FIGS. 7a and 7b show two inventive printed images in which printed surfaces 13 render both characters (the digits “2” and “0”) and a geometrical element (a square). Printed partial surfaces 14 of this example constitute a surface relief formed especially strongly by embossing and applied ink layer and are therefore perceptible also tactilely. The information represented by partial surfaces 14 corresponds to a simple geometrical element in the form of a circle here.

Suitable elements that are especially well perceptible tactilely are in particular structures with a geometrically simple contour. The size of the feelable elements is preferably a few millimeters and they preferably have a distance apart of at least about 0.5 millimeters. Unprinted partial surfaces 15 integrated into the printed surface render the number “20” in FIG. 7a. A further preferred variant not shown in the figure is to render solely the same digit “2” by unprinted partial surfaces 15 in the digit “2” represented by printed surface 13, and accordingly form unprinted partial surfaces 15 likewise as the digit “0” in the digit “0” rendered by surface 13.

In FIG. 7b, unprinted areas 15 have the shape of characters that follow each other in a line and form microwriting. Their information content differs from the information content rendered by printed surfaces 13 and partial surfaces 14. A line of microwriting rendered in negative representation is followed by a line of circles rendered by partial surfaces 14 with a thick ink layer. In FIG. 7a, however, the signs rendered by unprinted areas 15 and printed partial surfaces 14 are so disposed as to follow each other alternatingly in both the vertical and the horizontal directions.

In FIG. 8, the unprinted areas are so disposed in the printed surface that there is both first unprinted areas 16 enclosed by a printed surface with small ink layer thickness, in this case by printed surface 13, and second unprinted areas 17 enclosed by an ink surface with great ink layer thickness, partial surfaces 14 here. In FIG. 8, first unprinted partial surfaces 16 render the digits “5” and “0.” Second unprinted partial surfaces 17 as well as printed, dark partial surfaces 14 are executed as squares.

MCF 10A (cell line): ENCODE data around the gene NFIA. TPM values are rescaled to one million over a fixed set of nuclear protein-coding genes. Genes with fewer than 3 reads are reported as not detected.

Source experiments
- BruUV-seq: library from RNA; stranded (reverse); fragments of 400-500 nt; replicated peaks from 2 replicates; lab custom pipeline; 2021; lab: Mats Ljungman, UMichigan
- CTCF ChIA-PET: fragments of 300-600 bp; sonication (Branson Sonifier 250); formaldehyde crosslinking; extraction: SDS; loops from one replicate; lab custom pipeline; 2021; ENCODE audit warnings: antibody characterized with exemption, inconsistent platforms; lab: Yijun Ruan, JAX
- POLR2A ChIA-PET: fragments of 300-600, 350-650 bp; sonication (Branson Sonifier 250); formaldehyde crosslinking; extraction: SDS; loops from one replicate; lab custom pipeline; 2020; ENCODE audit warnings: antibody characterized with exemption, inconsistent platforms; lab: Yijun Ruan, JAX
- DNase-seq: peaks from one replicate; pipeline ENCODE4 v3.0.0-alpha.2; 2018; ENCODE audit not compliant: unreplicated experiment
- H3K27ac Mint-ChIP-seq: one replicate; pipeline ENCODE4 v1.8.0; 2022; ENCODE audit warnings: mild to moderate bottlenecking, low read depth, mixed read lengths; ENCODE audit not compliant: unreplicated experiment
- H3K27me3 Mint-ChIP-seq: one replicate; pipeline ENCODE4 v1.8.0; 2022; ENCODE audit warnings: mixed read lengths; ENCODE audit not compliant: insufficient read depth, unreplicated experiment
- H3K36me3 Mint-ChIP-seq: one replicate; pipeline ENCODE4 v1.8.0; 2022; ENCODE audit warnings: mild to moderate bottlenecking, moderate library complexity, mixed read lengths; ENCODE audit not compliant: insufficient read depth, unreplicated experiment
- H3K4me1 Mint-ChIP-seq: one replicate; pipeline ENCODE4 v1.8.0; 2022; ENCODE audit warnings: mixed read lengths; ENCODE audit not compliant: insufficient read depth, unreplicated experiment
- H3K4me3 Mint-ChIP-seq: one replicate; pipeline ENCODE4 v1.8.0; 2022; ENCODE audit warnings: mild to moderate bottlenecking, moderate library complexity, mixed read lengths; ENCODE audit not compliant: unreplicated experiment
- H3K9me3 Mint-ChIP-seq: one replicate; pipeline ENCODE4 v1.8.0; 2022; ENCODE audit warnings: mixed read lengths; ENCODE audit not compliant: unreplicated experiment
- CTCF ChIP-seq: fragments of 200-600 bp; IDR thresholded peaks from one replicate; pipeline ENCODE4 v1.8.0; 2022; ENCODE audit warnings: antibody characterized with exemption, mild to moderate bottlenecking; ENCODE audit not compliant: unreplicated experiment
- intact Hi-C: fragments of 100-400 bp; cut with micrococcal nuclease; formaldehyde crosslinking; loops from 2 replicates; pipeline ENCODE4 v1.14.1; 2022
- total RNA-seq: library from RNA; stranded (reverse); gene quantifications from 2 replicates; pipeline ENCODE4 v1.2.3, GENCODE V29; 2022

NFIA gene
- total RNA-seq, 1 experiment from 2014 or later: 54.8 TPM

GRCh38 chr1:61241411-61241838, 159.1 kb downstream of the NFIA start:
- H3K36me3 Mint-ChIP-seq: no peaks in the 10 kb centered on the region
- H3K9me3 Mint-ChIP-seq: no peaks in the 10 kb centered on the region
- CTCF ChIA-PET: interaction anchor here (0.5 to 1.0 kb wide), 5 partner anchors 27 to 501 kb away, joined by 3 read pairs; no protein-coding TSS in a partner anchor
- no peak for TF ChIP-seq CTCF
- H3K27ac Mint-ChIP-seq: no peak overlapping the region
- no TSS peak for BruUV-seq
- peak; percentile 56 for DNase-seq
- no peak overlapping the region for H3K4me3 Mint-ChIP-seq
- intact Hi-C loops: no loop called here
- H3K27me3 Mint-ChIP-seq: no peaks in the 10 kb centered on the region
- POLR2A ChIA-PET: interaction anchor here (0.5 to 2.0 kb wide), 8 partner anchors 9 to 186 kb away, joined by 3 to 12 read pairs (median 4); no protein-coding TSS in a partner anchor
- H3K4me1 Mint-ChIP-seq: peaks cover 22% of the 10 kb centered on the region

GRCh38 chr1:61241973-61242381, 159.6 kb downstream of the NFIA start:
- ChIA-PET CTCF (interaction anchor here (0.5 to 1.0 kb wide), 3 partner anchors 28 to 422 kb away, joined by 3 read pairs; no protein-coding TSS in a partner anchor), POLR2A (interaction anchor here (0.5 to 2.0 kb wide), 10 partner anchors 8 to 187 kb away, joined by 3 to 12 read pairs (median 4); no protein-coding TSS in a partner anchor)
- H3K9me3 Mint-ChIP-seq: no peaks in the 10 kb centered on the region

In FIG. 9, printed, dark surfaces 13 render the digits of the number “50,” the visual dark impression being conveyed by a thick ink layer. Partial surfaces 14 enclosed by printed surface 13 have the form of letters together rendering the repeated word “EURO” followed by a “$” sign in each case. They are lighter since they are produced by an ink layer with small thickness. The information formed by partial surfaces 14 within printed surface 13 also extends into the surroundings of printed surface 13. In the shown example, the signs formed within printed surface 13 by printed partial surfaces 14 also extend into the unprinted surroundings of surface 13. This variant can also be used in the other embodiments.


1. An intaglio printing plate comprising depressions provided for receiving ink in a surface thereof,

wherein the surface taken up by a depression completely encloses at least one partial surface, and the partial surface has an engraving depth that differs from the engraving depth of the surface, and the partial surface is at least partly enclosed by a tapered separation edge.

2. A method for producing an intaglio printing plate wherein depressions provided for receiving ink and forming a surface are engraved into the surface of the plate, comprising the steps:

producing at least one partial surface completely enclosed by said surface, and effecting the engraving of the partial surface with a different engraving depth from that of the enclosing surface, and
removing the material of the printing plate by the engraving such that a tapered separation edge at least partly enclosing the partial surface is left standing in the depression.
Patent History
Publication number: 20100000432
Type: Application
Filed: Sep 21, 2009
Publication Date: Jan 7, 2010
Inventors: Christof BALDUS (Munchen), Franz Daniel (Ismaning), Adolf Preidt (Olching), Theodor Rebele (Munchen)
Application Number: 12/563,394
Current U.S. Class: Plates (101/395); Blanks And Processes (101/401.1)
International Classification: B41N 1/00 (20060101); B41C 3/00 (20060101);